Evangelical leaders join criticism of Chevrolet's sponsorship of Come Together & Worship Tour
Two weeks ago, when Weblog covered Chevrolet's sponsoring of the Come Together and Worship tour with Michael W. Smith, Third Day, and Max Lucado, the critics were Jewish watchdog groups like the Anti-Defamation League and the American Jewish Committee. Publishers Weekly's Phyllis Tickle was a critic, too, but the main voice was the AJC's James Rudin.

But the Anti-Defamation League, American Jewish Committee, and Tickle were all responding to reporters' questions. They didn't take the initiative as critics. Now, however, some voices are proactively criticizing the Chevrolet sponsorship. And — surprise — they're evangelical leaders.

Perhaps most critical is Christian singer Steve Camp. "Undiscerning believers think it a profound ministry strategy to join forces with unregenerate people in forwarding the gospel," he wrote in a six-page open letter to the contemporary Christian music community. "Unwittingly, they harness Jesus Christ, the Worthy One, with Belial or Satan, the worthless one, in an unholy alliance—the very essence of being unequally yoked. … Allowing the world to sponsor and partner in the work of the ministry is foreign to any biblical writer. I don't know of any other singular event that has allowed the world to conduct its business or trade where the worship of the Lord is to be given and the gospel proclaimed. … Has the church traded the great theme of 'Holy, Holy, Holy' and adopted as their new song of praise, 'Like a rock'?"

But Camp isn't just critical of the sponsorship. He's upset with the tour itself; specifically, that it's charging an admission fee. "We have now actually digressed to charging people money to worship the Lord," he complains.

Surprised by Camp's reaction? You don't know Camp. The Encyclopedia of Contemporary Christian Music notes that he has always been an activist and a critic of the Christian music world, but in recent years has stepped up his criticisms. On Reformation Day (Oct. 31), 1998, he famously (infamously?) issued 107 Theses for reforming the industry. "Most biblical scholars and Christian theologians would regard Camp's arguments … as certainly sectarian and probably unscriptural," wrote encyclopedia author Mark Allan Powell, professor of New Testament at Trinity Lutheran Seminary.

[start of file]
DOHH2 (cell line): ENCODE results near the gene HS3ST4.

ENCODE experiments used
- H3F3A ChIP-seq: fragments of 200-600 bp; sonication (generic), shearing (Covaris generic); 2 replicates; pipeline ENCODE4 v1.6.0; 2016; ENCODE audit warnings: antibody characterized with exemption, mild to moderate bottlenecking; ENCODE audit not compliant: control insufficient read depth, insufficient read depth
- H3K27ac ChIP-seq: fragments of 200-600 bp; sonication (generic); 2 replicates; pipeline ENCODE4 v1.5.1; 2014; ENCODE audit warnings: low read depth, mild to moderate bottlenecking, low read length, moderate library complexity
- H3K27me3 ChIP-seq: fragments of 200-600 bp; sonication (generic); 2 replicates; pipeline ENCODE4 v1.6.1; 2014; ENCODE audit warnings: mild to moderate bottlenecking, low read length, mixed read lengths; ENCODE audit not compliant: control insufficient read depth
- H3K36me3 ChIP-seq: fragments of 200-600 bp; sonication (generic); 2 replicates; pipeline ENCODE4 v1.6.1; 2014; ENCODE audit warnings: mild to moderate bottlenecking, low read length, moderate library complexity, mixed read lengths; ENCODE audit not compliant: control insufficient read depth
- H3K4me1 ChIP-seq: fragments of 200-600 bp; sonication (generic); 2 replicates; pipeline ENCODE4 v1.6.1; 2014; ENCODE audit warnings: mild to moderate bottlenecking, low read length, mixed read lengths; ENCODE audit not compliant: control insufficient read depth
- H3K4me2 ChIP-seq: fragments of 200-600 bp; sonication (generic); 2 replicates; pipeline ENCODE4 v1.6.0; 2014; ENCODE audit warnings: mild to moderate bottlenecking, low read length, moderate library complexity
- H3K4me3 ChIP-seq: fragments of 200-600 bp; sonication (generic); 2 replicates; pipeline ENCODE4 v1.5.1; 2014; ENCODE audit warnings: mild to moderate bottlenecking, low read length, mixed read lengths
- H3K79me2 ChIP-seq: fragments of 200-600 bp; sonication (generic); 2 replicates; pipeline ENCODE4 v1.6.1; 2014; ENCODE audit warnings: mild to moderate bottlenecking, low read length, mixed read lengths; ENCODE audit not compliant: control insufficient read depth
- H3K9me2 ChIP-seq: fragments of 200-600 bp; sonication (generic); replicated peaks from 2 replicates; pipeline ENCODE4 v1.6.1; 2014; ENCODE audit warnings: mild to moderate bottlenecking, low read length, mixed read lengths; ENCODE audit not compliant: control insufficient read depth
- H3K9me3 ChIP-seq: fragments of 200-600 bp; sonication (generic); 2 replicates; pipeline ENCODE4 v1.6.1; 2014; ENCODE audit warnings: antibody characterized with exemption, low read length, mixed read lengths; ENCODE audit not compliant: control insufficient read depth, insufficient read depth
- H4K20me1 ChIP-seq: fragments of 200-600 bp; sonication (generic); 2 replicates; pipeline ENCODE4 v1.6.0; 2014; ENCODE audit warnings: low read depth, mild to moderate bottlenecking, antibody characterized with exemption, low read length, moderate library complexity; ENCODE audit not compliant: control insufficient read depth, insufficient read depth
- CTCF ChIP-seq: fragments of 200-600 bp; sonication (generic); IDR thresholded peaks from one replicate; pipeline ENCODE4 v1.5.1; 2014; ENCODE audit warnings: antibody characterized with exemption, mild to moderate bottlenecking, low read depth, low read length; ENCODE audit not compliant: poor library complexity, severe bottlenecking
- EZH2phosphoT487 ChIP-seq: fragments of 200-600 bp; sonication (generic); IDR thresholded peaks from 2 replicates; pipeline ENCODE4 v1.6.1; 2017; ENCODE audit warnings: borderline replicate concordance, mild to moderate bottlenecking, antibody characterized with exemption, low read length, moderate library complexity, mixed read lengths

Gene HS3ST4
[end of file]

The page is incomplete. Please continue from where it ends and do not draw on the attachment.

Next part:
But Camp isn't alone. Not by a long shot. The Evangelical Environmental Network (EEN) has put together an open letter to automobile executives, signed by more than "100 heads of denominational and senior religious leaders," and will even run television, radio, and print ads in Detroit criticizing the company and tour.

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"Through this gospel tour, Chevrolet is promoting certain vehicles that get very low gas mileage and produce significant pollution, harming human health and the rest of God's creation. Is this loving your neighbor?" says EEN executive director Jim Ball in a press release. "The real problem is the cars, not the concert. If Chevrolet wants to promote family values, then they should start by creating a healthier environment for our children to play in. … We're asking the artists and audiences to take a good look at what's happening here, and to ask, 'What Would Jesus Drive?'"

So the EEN has launched WhatWouldJesusDrive.org. The organization's Call to Action statement is there, but so far there's no list of those denominational and religious leaders. For that, apparently, we have to wait until the ads are revealed November 20. Nor does the site include the EEN's letter to the band Third Day, which says, "We think it would be a shame if many of your fans were influenced by this tour to buy such Chevrolet vehicles."

Meanwhile, others are defending the tour. "Corporations have the right to target specific groups that will use their product," says an editorial in The Oklahoman. "We haven't heard the same kind of outrage at 'corporate America' for courting other customers categorized into specific groups. For example, Bridgestone/Firestone has focused its products in markets for homosexuals and lesbians, African-Americans, Asians and Hispanics. … Thankfully, Chevrolet didn't cave in to unreasonable pressure and pull out."